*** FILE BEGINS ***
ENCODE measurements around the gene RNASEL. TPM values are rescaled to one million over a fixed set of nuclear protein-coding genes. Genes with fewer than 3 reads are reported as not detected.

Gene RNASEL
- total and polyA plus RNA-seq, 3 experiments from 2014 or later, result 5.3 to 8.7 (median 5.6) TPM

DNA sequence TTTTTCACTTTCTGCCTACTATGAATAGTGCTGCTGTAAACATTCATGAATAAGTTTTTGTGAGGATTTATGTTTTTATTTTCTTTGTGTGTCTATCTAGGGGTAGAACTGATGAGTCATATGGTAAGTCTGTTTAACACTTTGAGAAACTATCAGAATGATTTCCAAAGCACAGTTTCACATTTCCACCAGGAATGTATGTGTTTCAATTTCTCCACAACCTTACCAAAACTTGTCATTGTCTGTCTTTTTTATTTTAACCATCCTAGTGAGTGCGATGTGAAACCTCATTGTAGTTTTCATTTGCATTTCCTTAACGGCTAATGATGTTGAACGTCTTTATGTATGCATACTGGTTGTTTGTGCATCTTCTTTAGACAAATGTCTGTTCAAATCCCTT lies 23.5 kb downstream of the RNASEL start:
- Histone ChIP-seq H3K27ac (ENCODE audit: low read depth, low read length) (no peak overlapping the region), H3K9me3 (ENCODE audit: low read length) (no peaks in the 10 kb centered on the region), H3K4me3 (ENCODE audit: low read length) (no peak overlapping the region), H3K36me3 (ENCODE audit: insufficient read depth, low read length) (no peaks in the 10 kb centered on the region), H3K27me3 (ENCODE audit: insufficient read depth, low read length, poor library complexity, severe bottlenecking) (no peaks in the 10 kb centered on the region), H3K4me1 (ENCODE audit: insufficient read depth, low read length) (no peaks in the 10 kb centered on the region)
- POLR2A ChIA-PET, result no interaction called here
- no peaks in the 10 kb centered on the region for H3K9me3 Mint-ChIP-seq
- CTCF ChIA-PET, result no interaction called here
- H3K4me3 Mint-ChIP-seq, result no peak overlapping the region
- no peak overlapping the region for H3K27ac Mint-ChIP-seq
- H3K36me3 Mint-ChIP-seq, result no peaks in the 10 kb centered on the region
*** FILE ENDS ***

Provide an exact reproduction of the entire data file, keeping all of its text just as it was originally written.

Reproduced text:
ENCODE measurements around the gene RNASEL. TPM values are rescaled to one million over a fixed set of nuclear protein-coding genes. Genes with fewer than 3 reads are reported as not detected.

Gene RNASEL
- total and polyA plus RNA-seq, 3 experiments from 2014 or later, result 5.3 to 8.7 (median 5.6) TPM

DNA sequence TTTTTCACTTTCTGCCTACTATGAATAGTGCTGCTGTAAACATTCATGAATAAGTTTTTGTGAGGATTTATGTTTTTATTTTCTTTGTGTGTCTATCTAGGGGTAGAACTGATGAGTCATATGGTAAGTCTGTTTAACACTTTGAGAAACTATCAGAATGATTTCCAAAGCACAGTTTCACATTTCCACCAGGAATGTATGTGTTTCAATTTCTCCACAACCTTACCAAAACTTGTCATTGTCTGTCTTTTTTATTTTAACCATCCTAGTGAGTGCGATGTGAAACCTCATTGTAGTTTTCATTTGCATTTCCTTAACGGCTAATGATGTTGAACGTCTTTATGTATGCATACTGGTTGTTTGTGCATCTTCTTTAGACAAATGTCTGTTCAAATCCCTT lies 23.5 kb downstream of the RNASEL start:
- Histone ChIP-seq H3K27ac (ENCODE audit: low read depth, low read length) (no peak overlapping the region), H3K9me3 (ENCODE audit: low read length) (no peaks in the 10 kb centered on the region), H3K4me3 (ENCODE audit: low read length) (no peak overlapping the region), H3K36me3 (ENCODE audit: insufficient read depth, low read length) (no peaks in the 10 kb centered on the region), H3K27me3 (ENCODE audit: insufficient read depth, low read length, poor library complexity, severe bottlenecking) (no peaks in the 10 kb centered on the region), H3K4me1 (ENCODE audit: insufficient read depth, low read length) (no peaks in the 10 kb centered on the region)
- POLR2A ChIA-PET, result no interaction called here
- no peaks in the 10 kb centered on the region for H3K9me3 Mint-ChIP-seq
- CTCF ChIA-PET, result no interaction called here
- H3K4me3 Mint-ChIP-seq, result no peak overlapping the region
- no peak overlapping the region for H3K27ac Mint-ChIP-seq
- H3K36me3 Mint-ChIP-seq, result no peaks in the 10 kb centered on the region